Friday, June 26, 2015

Subtitles by Machine

A couple of months ago, Swedish TV4 caused a bit of a scandal when they said their subtitles were done by machine. They then backtracked on that, but given some of the mistakes they make, it’s hard to know what to think. Here’s an article about it.

Sunday, June 21, 2015

Language Detectives

This episode of the Shelf Life program from the American Museum of Natural History is all about languages and it looks really interesting. Here is the information I received:

“At the American Museum of Natural History, we have tons of content that visitors don’t get to see, including the research our scientists do. So, we have been releasing new videos each month about our collections, each packed with exciting behind-the-scenes content, and we are reaching out to science bloggers like you, who we know love science as much as we do, to help show off our amazing collections.

This month is all about languages, and how an anthropologist and a computational biologist come together to study ancient languages in the 7th episode of the Shelf Life series, The Language Detectives.”

Tuesday, June 16, 2015

Should You Date a Translator?

Should you date or marry a translator? What would it be like? Well, this humorous link struck home. I think it’s pretty accurate!

Thursday, June 11, 2015

A Round-Up of Articles on Children’s Literature

Children’s lit is one of my big passions. I think more of it needs to be translated, and we need greater diversity in the field generally.

Here’s a helpful list of LGBTQ books.

And another piece on LGBTQ books for younger readers.

This article is on diversity in children’s lit in general.

This article is on picture books, but why do they suggest you need to be a child to appreciate picture books? I think good picture books are for everyone!

Saturday, June 06, 2015

The Scientist in the Crib

Since becoming a parent, I’ve gotten even more interested in children, their language acquisition, and their development, so I recently read The Scientist in the Crib by Alison Gopnik, Andrew N. Meltzoff and Patricia K. Kuhl.

The book is about how children learn about the world and what we adults can learn from studying children, especially babies. There’s a chapter particularly about how children learn language. But what is actually involved in learning a tongue? “First, you have to break up the continuous stream of sounds into separate pieces and identify each sound accurately...Then you have to string the sounds together into words...Then you need to understand all the nuances of meaning each word can have...And, finally, you have to figure out something about the larger intent of the sentence.” (p. 92-3) Gopnik, Meltzoff and Kuhl call it “code-breaking” and say how challenging it is, but “most complicated of all, people speaking different languages hear sounds totally differently.” (p. 96)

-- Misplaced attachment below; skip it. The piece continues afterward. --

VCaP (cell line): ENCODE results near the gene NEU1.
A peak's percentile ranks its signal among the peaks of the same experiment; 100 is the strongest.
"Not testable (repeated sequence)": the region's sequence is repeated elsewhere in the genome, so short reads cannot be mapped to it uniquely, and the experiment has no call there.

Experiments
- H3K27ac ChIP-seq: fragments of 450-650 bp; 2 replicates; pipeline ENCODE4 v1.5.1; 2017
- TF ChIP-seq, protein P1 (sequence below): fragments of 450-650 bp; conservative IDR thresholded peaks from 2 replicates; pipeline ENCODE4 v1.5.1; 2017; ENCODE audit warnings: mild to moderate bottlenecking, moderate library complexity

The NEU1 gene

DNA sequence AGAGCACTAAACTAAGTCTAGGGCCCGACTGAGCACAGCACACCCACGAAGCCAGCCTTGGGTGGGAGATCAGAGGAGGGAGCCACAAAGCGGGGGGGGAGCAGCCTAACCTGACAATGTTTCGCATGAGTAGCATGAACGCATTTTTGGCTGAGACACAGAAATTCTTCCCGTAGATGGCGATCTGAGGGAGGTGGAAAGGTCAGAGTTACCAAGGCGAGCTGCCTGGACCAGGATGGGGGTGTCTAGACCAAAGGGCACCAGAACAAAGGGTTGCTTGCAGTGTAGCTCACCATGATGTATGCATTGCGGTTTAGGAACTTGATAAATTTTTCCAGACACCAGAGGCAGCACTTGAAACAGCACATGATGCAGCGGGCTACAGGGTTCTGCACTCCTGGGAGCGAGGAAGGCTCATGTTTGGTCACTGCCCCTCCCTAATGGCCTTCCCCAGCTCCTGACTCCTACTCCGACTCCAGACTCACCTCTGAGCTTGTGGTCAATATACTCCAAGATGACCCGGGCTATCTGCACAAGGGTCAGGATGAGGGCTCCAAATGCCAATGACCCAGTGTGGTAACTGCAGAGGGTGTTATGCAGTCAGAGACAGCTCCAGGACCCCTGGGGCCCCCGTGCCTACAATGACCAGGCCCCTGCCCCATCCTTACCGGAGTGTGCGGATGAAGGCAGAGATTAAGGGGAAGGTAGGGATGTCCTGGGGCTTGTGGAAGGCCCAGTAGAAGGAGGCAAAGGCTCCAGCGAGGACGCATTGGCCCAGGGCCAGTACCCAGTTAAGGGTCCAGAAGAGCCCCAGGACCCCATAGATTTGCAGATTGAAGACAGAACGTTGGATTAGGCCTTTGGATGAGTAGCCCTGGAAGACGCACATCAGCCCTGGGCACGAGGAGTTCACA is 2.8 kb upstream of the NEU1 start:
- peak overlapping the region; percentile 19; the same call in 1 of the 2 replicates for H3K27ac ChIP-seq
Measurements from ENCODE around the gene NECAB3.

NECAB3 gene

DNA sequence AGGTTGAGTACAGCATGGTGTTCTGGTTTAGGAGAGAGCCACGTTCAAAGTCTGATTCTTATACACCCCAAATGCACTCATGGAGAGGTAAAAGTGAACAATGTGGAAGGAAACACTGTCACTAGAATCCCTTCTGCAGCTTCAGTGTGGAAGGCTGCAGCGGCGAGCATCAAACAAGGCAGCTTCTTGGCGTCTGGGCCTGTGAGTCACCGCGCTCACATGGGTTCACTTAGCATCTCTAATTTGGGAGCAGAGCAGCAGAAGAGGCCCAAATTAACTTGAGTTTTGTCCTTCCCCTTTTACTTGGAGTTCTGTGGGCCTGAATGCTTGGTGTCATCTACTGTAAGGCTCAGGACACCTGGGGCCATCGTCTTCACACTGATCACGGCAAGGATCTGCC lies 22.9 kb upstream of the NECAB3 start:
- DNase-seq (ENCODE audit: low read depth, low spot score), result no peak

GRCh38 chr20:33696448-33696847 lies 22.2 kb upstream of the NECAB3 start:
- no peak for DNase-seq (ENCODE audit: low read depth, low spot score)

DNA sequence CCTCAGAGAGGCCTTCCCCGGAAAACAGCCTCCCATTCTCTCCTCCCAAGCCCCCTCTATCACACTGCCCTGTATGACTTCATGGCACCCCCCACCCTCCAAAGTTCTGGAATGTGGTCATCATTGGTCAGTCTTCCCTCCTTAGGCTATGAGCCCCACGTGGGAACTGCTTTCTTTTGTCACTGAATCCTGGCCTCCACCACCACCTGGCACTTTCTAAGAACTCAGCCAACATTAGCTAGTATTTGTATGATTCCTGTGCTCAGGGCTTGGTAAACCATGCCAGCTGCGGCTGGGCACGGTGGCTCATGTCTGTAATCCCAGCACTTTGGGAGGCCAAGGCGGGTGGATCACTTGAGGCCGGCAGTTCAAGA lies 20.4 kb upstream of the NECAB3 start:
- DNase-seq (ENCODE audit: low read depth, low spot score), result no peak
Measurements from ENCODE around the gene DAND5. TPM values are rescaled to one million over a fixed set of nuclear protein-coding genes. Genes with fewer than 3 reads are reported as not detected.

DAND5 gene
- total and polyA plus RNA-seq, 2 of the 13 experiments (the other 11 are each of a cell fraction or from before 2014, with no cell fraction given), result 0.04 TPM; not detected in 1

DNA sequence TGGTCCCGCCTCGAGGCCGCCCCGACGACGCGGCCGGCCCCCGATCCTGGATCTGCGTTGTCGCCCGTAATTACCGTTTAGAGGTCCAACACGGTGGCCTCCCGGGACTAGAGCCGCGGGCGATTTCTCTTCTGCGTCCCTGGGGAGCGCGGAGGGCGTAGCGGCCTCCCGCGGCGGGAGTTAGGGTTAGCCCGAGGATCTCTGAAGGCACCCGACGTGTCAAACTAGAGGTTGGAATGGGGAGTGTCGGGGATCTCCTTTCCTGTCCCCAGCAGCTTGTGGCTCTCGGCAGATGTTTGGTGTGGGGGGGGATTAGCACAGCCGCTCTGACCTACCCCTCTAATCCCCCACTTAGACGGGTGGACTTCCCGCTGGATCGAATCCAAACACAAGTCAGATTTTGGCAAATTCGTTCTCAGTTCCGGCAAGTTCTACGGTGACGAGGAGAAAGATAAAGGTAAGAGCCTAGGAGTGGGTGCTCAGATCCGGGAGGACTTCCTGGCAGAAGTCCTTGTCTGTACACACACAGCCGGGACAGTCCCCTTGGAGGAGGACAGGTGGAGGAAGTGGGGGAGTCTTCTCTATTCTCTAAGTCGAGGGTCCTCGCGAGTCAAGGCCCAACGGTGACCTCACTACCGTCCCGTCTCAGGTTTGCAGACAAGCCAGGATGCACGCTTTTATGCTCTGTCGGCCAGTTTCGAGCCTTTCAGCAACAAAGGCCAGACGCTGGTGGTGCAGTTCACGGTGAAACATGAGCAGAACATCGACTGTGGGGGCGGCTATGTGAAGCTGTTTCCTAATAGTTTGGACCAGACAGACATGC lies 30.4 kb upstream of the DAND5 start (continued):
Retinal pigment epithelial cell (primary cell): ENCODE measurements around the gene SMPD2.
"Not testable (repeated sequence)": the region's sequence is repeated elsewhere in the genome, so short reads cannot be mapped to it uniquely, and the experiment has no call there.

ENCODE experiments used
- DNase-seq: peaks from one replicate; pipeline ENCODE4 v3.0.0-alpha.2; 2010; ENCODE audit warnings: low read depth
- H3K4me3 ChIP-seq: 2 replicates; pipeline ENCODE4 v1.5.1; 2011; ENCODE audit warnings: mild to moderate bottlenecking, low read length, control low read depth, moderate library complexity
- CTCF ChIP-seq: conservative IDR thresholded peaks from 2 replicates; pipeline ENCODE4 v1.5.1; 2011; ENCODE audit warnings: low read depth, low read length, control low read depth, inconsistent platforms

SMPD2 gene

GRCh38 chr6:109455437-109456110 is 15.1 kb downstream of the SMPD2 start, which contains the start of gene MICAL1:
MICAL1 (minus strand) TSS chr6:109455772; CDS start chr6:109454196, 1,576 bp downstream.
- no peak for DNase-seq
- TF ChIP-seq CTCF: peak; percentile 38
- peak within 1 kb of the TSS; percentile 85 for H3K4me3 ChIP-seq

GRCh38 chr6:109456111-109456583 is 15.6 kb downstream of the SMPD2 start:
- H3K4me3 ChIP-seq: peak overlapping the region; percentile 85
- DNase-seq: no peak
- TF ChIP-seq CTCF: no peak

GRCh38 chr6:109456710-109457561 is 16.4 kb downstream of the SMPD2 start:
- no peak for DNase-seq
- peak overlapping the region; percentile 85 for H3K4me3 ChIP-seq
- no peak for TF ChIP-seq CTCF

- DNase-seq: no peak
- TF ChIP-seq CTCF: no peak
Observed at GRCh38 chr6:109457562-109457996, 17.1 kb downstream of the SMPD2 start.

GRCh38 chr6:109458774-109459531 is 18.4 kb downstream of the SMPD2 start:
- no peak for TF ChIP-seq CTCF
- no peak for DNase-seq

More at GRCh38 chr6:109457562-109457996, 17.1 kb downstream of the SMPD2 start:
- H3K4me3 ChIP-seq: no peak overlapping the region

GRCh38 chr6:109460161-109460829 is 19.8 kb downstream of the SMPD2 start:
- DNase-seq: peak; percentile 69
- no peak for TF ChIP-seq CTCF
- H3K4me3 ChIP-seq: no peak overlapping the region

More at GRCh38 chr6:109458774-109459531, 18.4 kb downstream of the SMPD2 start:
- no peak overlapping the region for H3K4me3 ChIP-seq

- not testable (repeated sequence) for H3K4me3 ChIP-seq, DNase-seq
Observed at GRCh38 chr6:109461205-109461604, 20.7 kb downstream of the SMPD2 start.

But what does language do for us anyway? Well, ”the most obvious advantage of language is that it lets us communicate and coordinate our actions with other people in our group…The fact that we speak different languages also lets us differentiate between ourselves and others…And the development of language is probably linked to the development of our equally distinctive ability to learn about people and things. It allows us to take advantage of all the things that people before us have discovered about the world.” (p. 100)

Here’s how it works: “Babies master the sounds of their language first, and that makes the words easier to learn….Babies seem to learn some general rules about the words in their particular language before they learn the words themselves.” (p. 109) As parents, we need to talk to our babies often, especially in a slow and slightly exaggerated way, so they can hear the sounds and then start understanding the words.

If, like me, you hope your child will learn a language from a young age, when should you start? The earlier the better. “Children who learn a second language when they are very young, between three and seven years of age, perform like native speakers on various tests…If you learn a second language after puberty, there is no longer any correlation between your age and your linguistic skill…Early in development we are open to learn the prototypes of many different languages. But by the time we reach puberty, these mental representations of sounds are well formed and become more fixed, and that makes it more difficult to perceive the distinctions of a foreign language.” (p. 192-3)

The Scientist in the Crib is an interesting, if somewhat repetitive, book, and I recommend it to parents in particular.

Monday, June 01, 2015

Brave New Reads

Brave New Reads is a great summer reading program run by Writers’ Centre Norwich. It encourages people to take a chance on books that they wouldn’t necessarily ordinarily read. Although the activities (including reader workshops that I run) are solely in the East Anglia region, the book suggestions are for anyone. I especially appreciate how at least one book each year is a translation!